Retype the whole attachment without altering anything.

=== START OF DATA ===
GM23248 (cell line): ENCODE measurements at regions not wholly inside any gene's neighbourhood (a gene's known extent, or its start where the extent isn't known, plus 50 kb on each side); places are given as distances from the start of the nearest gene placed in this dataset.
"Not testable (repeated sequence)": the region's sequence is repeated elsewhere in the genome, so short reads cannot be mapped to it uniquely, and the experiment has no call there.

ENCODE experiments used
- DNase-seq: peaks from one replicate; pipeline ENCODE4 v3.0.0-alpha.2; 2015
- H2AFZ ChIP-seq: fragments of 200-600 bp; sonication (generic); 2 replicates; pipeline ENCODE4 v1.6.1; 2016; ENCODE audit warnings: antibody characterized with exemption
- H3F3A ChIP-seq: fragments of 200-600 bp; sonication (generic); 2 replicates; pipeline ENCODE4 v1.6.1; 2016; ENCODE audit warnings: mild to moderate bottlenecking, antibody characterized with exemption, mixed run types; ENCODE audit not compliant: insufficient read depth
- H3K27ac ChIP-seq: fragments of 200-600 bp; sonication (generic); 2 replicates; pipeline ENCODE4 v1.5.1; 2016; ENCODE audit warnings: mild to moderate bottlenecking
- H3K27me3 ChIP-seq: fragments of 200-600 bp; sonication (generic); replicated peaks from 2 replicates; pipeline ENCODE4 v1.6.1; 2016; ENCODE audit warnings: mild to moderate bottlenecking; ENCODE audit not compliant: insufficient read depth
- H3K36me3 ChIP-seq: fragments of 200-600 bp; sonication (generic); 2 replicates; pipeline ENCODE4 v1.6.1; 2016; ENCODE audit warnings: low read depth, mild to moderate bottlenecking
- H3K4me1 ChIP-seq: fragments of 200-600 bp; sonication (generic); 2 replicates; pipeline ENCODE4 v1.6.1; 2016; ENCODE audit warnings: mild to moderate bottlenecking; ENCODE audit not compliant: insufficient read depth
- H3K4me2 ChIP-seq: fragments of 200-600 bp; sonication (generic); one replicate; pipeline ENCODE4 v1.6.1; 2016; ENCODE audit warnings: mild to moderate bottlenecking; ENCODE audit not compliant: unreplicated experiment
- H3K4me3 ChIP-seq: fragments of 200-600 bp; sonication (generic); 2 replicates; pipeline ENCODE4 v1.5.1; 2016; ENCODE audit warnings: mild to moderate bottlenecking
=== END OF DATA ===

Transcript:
GM23248 (cell line): ENCODE measurements at regions not wholly inside any gene's neighbourhood (a gene's known extent, or its start where the extent isn't known, plus 50 kb on each side); places are given as distances from the start of the nearest gene placed in this dataset.
"Not testable (repeated sequence)": the region's sequence is repeated elsewhere in the genome, so short reads cannot be mapped to it uniquely, and the experiment has no call there.

ENCODE experiments used
- DNase-seq: peaks from one replicate; pipeline ENCODE4 v3.0.0-alpha.2; 2015
- H2AFZ ChIP-seq: fragments of 200-600 bp; sonication (generic); 2 replicates; pipeline ENCODE4 v1.6.1; 2016; ENCODE audit warnings: antibody characterized with exemption
- H3F3A ChIP-seq: fragments of 200-600 bp; sonication (generic); 2 replicates; pipeline ENCODE4 v1.6.1; 2016; ENCODE audit warnings: mild to moderate bottlenecking, antibody characterized with exemption, mixed run types; ENCODE audit not compliant: insufficient read depth
- H3K27ac ChIP-seq: fragments of 200-600 bp; sonication (generic); 2 replicates; pipeline ENCODE4 v1.5.1; 2016; ENCODE audit warnings: mild to moderate bottlenecking
- H3K27me3 ChIP-seq: fragments of 200-600 bp; sonication (generic); replicated peaks from 2 replicates; pipeline ENCODE4 v1.6.1; 2016; ENCODE audit warnings: mild to moderate bottlenecking; ENCODE audit not compliant: insufficient read depth
- H3K36me3 ChIP-seq: fragments of 200-600 bp; sonication (generic); 2 replicates; pipeline ENCODE4 v1.6.1; 2016; ENCODE audit warnings: low read depth, mild to moderate bottlenecking
- H3K4me1 ChIP-seq: fragments of 200-600 bp; sonication (generic); 2 replicates; pipeline ENCODE4 v1.6.1; 2016; ENCODE audit warnings: mild to moderate bottlenecking; ENCODE audit not compliant: insufficient read depth
- H3K4me2 ChIP-seq: fragments of 200-600 bp; sonication (generic); one replicate; pipeline ENCODE4 v1.6.1; 2016; ENCODE audit warnings: mild to moderate bottlenecking; ENCODE audit not compliant: unreplicated experiment
- H3K4me3 ChIP-seq: fragments of 200-600 bp; sonication (generic); 2 replicates; pipeline ENCODE4 v1.5.1; 2016; ENCODE audit warnings: mild to moderate bottlenecking